(**) (Update, 21st February 2017) When I have written “I’ll laugh and laugh at your loss of wealth, and the harm that will come to you and your children and your companies” elsewhere, I have been criticized for being heartless and too absorbed in this issue to have perspective, or be willing to discuss this. I feel I have plenty of justification for my attitude and remark, especially here, where I follow that with “I’ll cry for the millions of innocents who are harmed by your folly and evil and greed, even if they had nothing to do with the cause.” However, readers should know that, to people familiar with the scale of the excess energies involved, driven by the excess 4-5 W/m2 that atmospheric greenhouse gases are providing, should not underestimate the severity and scale of the threat. That position might be considered “alarmist” by some, but by some fraction of the scientists who know these matters, it is isn’t extreme enough, because the standard telling discounts innumerable feedbacks which each have the potential of amplifying forcing, and causing it to run away. There is a big feedback, well known, already: Water vapor. A warmer atmosphere holds more, and water vapor is itself an extremely potent greenhouse gas, even if it condenses when it reaches sufficient height and sufficiently low temperatures, unlike, for instance CO2

As for the “laugh and laugh” part, well before the Age of Trump, particularly during the Age of Tillerson at Exxon, when Exxon was (still?) funding climate denial, climate scientists were receiving death threats and threats against their families. A reader need only read the comments section at Amazon for Stephen Schneider’s Science as a Contact Sport: Inside the Battle to Save Earth’s Climate or especially Michael Mann’s The Hockey Stick and the Climate Wars: Dispatches from the Front Lines and the material in these books to see the level of hatred and violence and threat marshalled against normally mild-mannered, intellectual geophysicists and glaciologists. This is why the Climate Science Legal Defense Fund was founded.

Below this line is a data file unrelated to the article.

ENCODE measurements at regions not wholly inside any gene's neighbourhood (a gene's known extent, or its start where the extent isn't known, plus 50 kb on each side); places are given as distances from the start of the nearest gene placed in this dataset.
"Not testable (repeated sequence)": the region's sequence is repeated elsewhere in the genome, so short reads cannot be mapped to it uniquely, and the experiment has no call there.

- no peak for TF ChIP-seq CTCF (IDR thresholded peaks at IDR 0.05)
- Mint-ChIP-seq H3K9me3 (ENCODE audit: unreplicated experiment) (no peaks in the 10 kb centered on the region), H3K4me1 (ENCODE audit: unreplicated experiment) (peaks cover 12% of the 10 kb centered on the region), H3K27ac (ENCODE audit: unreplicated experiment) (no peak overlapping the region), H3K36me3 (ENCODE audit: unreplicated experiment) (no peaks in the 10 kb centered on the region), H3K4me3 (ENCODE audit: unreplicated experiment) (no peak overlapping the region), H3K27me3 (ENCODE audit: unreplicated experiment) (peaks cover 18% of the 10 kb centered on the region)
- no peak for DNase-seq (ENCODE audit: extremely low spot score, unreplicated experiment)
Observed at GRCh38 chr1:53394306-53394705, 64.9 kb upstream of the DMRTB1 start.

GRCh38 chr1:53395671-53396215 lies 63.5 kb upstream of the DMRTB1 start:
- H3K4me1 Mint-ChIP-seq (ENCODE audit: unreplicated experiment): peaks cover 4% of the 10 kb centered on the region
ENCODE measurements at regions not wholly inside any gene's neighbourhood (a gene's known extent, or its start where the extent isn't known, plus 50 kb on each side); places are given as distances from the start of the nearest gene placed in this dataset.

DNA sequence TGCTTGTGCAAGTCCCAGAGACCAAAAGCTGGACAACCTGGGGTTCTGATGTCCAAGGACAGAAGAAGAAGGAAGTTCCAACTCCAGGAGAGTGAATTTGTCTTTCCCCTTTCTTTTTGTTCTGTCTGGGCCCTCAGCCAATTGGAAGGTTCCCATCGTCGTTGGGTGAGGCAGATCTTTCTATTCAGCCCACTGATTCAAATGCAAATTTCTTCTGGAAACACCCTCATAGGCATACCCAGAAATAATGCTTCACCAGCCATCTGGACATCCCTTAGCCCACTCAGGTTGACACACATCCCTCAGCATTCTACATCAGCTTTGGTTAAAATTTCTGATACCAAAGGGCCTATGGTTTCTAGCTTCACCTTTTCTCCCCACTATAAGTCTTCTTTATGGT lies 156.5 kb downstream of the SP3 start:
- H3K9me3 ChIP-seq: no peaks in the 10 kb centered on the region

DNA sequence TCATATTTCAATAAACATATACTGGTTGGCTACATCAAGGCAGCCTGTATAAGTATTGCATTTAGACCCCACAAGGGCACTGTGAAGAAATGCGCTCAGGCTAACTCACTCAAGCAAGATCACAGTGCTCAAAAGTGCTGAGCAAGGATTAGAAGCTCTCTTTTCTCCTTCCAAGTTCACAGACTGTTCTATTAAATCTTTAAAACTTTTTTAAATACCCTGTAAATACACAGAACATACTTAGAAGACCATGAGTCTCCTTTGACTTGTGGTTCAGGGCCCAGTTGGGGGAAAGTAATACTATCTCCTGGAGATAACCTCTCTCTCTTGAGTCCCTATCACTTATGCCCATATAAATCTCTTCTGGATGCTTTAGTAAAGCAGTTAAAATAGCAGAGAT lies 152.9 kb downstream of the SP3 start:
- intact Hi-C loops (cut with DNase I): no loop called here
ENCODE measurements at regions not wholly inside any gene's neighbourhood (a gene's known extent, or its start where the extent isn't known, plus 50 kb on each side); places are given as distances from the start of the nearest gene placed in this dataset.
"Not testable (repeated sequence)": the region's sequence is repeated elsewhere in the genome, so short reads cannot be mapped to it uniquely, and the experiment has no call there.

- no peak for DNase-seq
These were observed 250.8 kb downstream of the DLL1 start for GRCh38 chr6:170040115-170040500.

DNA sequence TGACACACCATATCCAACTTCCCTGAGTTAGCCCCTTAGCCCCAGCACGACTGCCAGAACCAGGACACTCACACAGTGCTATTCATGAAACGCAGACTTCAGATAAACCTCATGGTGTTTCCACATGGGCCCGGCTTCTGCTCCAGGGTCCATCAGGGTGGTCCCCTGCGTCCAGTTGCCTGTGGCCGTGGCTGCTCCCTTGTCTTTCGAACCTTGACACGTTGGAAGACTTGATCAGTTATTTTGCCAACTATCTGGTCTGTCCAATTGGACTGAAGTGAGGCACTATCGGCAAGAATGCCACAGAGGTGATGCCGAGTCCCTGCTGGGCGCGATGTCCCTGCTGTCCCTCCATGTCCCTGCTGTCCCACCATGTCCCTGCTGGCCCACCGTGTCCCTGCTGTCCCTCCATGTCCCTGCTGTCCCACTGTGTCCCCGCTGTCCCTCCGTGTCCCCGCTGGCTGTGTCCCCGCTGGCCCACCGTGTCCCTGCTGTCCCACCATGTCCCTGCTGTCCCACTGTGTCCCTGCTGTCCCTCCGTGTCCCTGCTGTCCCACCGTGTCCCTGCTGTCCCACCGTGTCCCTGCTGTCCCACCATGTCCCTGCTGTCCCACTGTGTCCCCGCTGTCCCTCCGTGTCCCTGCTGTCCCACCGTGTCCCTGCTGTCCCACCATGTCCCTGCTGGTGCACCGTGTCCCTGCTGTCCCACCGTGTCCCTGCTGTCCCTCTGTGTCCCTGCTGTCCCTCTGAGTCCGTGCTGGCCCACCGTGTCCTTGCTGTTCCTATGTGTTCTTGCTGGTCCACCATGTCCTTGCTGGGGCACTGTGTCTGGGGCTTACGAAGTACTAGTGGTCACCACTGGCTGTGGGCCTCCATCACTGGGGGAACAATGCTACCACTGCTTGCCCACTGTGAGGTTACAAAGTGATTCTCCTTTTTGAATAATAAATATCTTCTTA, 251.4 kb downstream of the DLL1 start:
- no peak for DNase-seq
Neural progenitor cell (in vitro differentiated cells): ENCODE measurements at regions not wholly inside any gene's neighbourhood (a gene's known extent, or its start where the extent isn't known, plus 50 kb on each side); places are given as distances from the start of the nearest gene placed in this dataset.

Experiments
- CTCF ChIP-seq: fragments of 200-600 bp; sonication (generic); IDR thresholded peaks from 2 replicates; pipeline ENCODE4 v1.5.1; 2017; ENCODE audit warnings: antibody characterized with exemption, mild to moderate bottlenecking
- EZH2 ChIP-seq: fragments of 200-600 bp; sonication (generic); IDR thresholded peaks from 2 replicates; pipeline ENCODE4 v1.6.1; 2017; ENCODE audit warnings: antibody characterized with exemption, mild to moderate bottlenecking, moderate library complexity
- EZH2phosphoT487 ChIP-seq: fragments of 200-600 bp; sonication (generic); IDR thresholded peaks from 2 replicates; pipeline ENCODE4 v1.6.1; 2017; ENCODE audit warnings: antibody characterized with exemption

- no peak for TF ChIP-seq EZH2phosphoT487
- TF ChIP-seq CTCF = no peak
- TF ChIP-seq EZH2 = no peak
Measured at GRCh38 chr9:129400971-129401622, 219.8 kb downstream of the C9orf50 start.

When Trump was elected, I saw science deniers write comments about how all scientists having anything to do with climate research would be rounded p and convicted en masse of treason. At least I am only laughing. But readers and deniers should know that, as in the case of use of nuclear weapons, the primary segment of the population which will be hurt by all of this will be children. This is why James Hansen is so supportive of Our Children’s Trust. And all this, despite availability of easy-to-read and clear online documents detailing how this all was discovered and how long ago, or a history of the science.

I have considered this all a long time, and I am increasingly of the conviction that climate disruption as a concept not only challenges many Americans on economic and political grounds, that is, what they imagine will be needed to address the global problem were it, to them, real, but that they are running away from guilt. Embracing the reality and threat of climate change means their comfort and wealth is primarily the cause of the upcoming suffering and pain of the rest of the globe, and that is simply inconsistent with their world view and the view of themselves.